Suc­cess is child’s play for Ka­te­rina

The Weekend Australian - Review - - Scholarships - Julie Sum­mers

KA­TE­RINA Francis jumped for joy and screamed with ex­cite­ment when she heard she had won a cov­eted Group of Eight schol­ar­ship to study a bach­e­lor of laws- arts ( Rus­sian) de­gree at the Univer­sity of Queens­land.

With only four of­fered each year, it sig­ni­fied a tremen­dous achieve­ment for a girl who taught her­self English by watch­ing af­ter ar­riv­ing in Aus­tralia from Latvia at the age of seven.

Even more re­mark­able is that Ka­te­rina scooped her high school’s English award not as an English as a sec­ond lan­guage stu­dent, but as one of more than 400 tak­ing the sub­ject in Year 12.

Seek­ing to es­cape po­lit­i­cal in­sta­bil­ity caused by the breakup of the Soviet Union, Ka­te­rina’s mother used her last free tick­ets as an Aeroflot flight at­ten­dant to move with her daugh­ter to Aus­tralia.

De­spite th­ese dif­fi­cult cir­cum­stances Ka­te­rina ex­celled at school, win­ning sev­eral aca­demic achieve­ment awards and be­ing dux of Year 7.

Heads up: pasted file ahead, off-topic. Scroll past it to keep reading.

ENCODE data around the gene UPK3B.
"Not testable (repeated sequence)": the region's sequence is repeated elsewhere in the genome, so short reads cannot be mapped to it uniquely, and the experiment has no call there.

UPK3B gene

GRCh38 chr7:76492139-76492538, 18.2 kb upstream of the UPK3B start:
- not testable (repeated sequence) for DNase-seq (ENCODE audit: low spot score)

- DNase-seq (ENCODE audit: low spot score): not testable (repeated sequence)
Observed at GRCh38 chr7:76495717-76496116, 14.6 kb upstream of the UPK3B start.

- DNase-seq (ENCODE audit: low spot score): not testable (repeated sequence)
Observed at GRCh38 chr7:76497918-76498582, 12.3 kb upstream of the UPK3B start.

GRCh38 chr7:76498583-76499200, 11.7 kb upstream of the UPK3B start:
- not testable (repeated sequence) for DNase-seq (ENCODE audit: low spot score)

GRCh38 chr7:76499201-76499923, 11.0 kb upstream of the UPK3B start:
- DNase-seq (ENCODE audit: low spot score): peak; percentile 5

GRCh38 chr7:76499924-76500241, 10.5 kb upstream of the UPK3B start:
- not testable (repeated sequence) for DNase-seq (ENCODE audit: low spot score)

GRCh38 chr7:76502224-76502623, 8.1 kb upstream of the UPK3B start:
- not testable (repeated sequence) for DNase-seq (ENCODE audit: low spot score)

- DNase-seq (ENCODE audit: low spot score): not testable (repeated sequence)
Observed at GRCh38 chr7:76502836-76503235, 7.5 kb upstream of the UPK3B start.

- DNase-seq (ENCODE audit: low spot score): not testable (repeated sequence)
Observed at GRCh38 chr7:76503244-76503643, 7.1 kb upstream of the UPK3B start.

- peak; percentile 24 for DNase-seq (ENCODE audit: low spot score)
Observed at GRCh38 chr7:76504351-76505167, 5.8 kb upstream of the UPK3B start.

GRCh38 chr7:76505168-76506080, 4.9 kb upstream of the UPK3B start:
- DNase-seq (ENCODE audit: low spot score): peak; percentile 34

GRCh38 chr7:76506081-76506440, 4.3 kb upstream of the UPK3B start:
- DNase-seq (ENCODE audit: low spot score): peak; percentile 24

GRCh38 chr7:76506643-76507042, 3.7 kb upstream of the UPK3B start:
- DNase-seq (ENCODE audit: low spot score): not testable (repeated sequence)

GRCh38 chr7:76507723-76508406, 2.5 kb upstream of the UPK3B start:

She also found time to com­pete in gym­nas­tics at state level, as well as be­ing a fundraiser for the Cere­bral Palsy As­so­ci­a­tion.

Ka­te­rina con­ceded luck had played some part in her suc­cess. But she ad­mit­ted that in­clud­ing pho­to­copies of all her cer­tifi­cates and prizes, no mat­ter how in­signif­i­cant or dis­tant, in her ap­pli­ca­tion pack­age may have made a dif­fer­ence.

Al­though the $ 6000- a- year schol­ar­ship would al­low her to leave part- time em­ploy­ment as a re­cep­tion­ist in a law firm, Ka­te­rina has cho­sen to con­tinue in the job.

Char­ac­ter­is­ti­cally, she sees it as ‘‘ a great op­por­tu­nity to see the law in ac­tion and per­haps ben­e­fit my stud­ies’’.

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